# VLOOKUP CHOOSE vs INDEX MATCH Performance Test

VLOOKUP CHOOSE vs INDEX MATCH Performance Test

Bottom Line: Which is faster? Let’s compare the speeds of two popular formulas that are used to look to the left.

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You can follow along and test for yourself using the same worksheet I use in the video.

VLOOKUP CHOOSE Vs INDEX MATCH Performance Test.xlsm (3.2 MB)

## Comparing Calculation Time

Sometimes Excel can be a little slow to calculate certain formulas and you wonder, “Is there a faster way to do this?” The great thing about Excel is that there are many ways to perform different tasks, so often the answer is yes.

One example of this is when you want to use a function to look up a value in a column and return a value from the matching row in a column to the left. One popular option is INDEX MATCH.

Returning a value in a column to the left is something VLOOKUP can’t do on its own, but we can use a trick with nesting the CHOOSE function in the table_array argument to make it work.

When comparing the calculation times for very small amounts of data, they can seem somewhat equal and interchangeable. But as our data range increases in size, we will notice a much larger disparity, and one option becomes a clear winner in the race.

## INDEX MATCH vs. VLOOKUP CHOOSE

For the test, I’ve set up one column to run the INDEX MATCH formula.

And in the column right next to it, we’ll use the VLOOKUP CHOOSE formula.

The formulas are copied down 50,000 cells, which will give us a good performance test.

## Timing the Calculations

### Test #1

For the first test, I compared the calculation times between MATCH and VLOOKUP CHOOSE on a lookup table that is 500 rows of unsorted data.

INDEX MATCH took 0.195 seconds to calculate the 50,000 formulas.

VLOOKUP CHOOSE took 3.438 seconds, which is over 17 times slower.

Just to clarify, it’s NOT vlookup that is causing the delay. The CHOOSE function is slowing things down.

When testing a regular VLOOKUP formula that looks to the right, it calculates in 0.184 seconds. Slightly faster than INDEX MATCH.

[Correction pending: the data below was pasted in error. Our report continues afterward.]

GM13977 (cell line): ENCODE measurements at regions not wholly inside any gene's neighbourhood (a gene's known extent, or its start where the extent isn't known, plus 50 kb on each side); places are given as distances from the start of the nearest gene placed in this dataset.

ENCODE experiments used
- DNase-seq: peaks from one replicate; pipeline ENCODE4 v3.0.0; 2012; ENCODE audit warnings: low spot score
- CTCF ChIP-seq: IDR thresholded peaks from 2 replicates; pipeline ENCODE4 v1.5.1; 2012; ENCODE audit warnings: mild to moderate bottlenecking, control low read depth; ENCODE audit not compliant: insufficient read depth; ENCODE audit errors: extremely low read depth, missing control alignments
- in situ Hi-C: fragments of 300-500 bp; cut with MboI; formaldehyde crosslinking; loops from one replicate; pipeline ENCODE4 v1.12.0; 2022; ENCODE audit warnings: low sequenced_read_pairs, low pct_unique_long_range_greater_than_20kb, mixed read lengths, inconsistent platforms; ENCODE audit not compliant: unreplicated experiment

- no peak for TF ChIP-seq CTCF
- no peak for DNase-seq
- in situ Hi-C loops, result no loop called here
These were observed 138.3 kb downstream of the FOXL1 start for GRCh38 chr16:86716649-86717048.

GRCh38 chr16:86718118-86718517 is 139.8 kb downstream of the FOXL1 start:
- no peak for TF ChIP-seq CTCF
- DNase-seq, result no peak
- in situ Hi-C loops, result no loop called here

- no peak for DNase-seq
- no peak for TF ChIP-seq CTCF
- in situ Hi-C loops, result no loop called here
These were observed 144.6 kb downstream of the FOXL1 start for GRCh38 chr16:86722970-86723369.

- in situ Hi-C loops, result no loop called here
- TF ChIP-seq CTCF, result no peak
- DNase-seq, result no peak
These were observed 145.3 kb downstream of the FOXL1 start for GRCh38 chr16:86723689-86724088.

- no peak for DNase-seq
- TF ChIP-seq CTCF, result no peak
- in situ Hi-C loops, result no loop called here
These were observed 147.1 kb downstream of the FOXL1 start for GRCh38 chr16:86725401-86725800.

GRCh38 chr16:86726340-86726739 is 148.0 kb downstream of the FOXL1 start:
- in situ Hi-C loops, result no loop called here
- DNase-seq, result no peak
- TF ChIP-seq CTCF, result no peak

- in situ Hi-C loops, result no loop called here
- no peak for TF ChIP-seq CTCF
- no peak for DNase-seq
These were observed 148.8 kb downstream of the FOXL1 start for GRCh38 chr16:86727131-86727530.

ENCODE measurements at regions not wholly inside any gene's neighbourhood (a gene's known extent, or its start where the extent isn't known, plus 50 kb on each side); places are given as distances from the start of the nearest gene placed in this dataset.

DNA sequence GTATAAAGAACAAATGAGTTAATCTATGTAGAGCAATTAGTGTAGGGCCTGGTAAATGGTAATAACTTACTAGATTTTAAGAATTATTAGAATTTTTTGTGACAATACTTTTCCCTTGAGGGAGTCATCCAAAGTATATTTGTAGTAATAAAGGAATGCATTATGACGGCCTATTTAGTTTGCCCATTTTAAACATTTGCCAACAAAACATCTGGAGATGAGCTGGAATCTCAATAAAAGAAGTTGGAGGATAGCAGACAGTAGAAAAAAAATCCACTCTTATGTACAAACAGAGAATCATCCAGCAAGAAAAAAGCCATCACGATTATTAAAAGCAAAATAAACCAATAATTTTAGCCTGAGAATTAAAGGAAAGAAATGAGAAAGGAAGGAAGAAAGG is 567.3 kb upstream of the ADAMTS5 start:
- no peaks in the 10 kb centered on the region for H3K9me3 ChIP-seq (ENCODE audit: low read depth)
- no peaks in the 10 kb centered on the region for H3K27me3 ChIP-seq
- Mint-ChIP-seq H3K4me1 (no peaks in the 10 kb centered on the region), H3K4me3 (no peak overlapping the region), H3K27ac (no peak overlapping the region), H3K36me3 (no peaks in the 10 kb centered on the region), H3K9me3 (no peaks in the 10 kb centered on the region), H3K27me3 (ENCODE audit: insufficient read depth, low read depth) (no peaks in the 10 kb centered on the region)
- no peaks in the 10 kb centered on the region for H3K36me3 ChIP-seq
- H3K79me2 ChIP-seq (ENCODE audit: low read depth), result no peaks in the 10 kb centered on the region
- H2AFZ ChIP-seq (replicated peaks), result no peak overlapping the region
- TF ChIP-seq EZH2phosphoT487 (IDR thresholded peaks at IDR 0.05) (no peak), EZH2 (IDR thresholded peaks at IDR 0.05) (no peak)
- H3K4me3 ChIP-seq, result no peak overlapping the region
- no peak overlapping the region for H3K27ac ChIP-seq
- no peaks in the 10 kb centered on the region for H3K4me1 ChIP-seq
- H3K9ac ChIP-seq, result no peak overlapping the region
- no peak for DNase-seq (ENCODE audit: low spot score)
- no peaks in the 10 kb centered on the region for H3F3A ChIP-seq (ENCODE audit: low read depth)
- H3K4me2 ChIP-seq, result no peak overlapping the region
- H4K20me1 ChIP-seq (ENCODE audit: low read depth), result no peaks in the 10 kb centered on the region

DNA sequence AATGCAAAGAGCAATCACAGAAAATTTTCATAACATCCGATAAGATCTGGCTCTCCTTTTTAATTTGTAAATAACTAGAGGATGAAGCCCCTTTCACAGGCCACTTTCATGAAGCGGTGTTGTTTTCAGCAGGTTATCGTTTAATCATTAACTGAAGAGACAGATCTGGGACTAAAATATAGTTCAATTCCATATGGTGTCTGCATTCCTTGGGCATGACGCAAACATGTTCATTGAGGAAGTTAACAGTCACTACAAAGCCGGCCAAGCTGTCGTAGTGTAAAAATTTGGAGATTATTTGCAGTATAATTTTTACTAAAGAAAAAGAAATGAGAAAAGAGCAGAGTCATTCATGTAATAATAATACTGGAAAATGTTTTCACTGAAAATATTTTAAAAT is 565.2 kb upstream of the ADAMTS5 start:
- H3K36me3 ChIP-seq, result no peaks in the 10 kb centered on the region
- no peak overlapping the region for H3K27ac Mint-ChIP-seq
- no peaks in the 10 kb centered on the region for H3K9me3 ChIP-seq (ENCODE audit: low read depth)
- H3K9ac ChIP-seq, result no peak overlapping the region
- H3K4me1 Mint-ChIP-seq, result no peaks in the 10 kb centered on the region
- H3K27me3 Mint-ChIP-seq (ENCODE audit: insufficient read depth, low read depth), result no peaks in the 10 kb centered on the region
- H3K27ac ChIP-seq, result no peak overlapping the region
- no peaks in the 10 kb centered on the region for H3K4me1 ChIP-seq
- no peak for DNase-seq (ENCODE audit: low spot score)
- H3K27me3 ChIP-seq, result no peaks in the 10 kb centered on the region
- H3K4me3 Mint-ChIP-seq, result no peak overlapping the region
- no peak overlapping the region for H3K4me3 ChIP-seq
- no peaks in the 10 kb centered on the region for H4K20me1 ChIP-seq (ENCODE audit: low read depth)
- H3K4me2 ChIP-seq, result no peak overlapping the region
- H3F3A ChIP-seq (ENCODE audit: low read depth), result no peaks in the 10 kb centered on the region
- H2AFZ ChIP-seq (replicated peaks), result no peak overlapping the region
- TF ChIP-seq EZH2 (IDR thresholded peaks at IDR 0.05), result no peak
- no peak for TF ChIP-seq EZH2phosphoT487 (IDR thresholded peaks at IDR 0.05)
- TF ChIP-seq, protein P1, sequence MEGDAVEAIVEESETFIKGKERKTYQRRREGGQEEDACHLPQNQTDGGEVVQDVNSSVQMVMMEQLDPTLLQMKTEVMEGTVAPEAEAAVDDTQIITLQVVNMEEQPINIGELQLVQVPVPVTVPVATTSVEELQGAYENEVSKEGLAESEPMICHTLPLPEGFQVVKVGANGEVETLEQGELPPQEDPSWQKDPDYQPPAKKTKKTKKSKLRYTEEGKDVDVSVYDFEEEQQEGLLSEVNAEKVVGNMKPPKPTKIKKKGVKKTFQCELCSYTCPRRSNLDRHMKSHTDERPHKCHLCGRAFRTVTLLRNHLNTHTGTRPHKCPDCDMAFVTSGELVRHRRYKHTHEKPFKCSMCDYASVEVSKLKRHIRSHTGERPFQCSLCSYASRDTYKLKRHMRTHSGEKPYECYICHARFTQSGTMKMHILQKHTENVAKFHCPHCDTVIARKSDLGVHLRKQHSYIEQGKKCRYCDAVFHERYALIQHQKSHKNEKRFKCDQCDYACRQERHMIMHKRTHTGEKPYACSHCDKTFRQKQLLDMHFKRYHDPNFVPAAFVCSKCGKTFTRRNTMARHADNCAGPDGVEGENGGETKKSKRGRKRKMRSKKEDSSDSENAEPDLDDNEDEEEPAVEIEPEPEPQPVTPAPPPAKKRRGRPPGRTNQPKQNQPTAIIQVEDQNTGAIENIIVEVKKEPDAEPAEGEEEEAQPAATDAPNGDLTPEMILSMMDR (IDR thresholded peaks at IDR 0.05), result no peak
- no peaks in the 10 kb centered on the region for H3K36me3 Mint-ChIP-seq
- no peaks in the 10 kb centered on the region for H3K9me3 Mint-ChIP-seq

So, a regular VLOOKUP is just as fast as INDEX MATCH. The CHOOSE function is causing the slow down. We will see how this time increases with a bigger lookup table in the next two tests.

### Test #2

For the second test, I ran the functions on a lookup table of 5,000 rows of unsorted data. As you can see, VLOOKUP CHOOSE was much slower this time. Over 255 times slower than INDEX MATCH or a regular VLOOKUP.

You might have also noticed that the VLOOKUP and MATCH functions calculated a bit faster than test #1, which had fewer rows in the lookup range. This is likely due to the sort order of the data. The data in test #2 is still unsorted, but in an order where the lookup values are found faster.

### Test #3

For the final test, I changed the formulas to use whole column references.

Using whole column references allows you to reference the entire column with something like B:B, instead a specific range with rows like B9:B508.

The advantage to whole column references is you can add data to the column and not have to worry about changing the range reference.

Some functions are optimized for whole column references. However, the CHOOSE function is NOT. The results were not favorable.

It took 74 minutes for VLOOKUP CHOOSE to calculate the results that MATCH calculated in less than a tenth of a second.

Whole column references can also slow down some other Excel functions, so whenever possible, I would recommend avoiding them. Defined ranges or Excel Tables and structured references are a safer bet.

## Why is CHOOSE So Slow?

I believe the CHOOSE function is having to load the values in the arrays (ranges) into memory every time it calculates. I’m not 100% certain on this theory but guessing this is why the performance slows down as the arrays get larger.

I’ll see if I can confirm with some engineers on the Excel team.

## Conclusion

So the results are clear, as you can see in this chart that compares our first two tests.

INDEX MATCH is a clear winner over VLOOKUP CHOOSE in terms of calculation speed. That’s why I’m not a proponent of using CHOOSE and will always opt for MATCH. In fact, I can’t think of any situation where CHOOSE would be a better choice.

## How Does XLOOKUP Compare?

Microsoft just rolled out a great new function called XLOOKUP that is available to a limited amount of users. It will replace VLOOKUP someday (in the distant future) and it should minimize a lot of errors that we get with VLOOKUP today. Since XLOOKUP is still being tested and optimized, I will wait until it’s completed to see how it compares. Stay tuned for that.

If you’d like to take a look at how it works, I’ve introduced and explained XLOOKUP in this tutorial: The New XLOOKUP Function for Excel.

## Other Tests?

Can you think of other Excel functions that you’d like to test against each other? If so, let me know in the comments below. You can also leave questions or comments. Hope this information was helpful!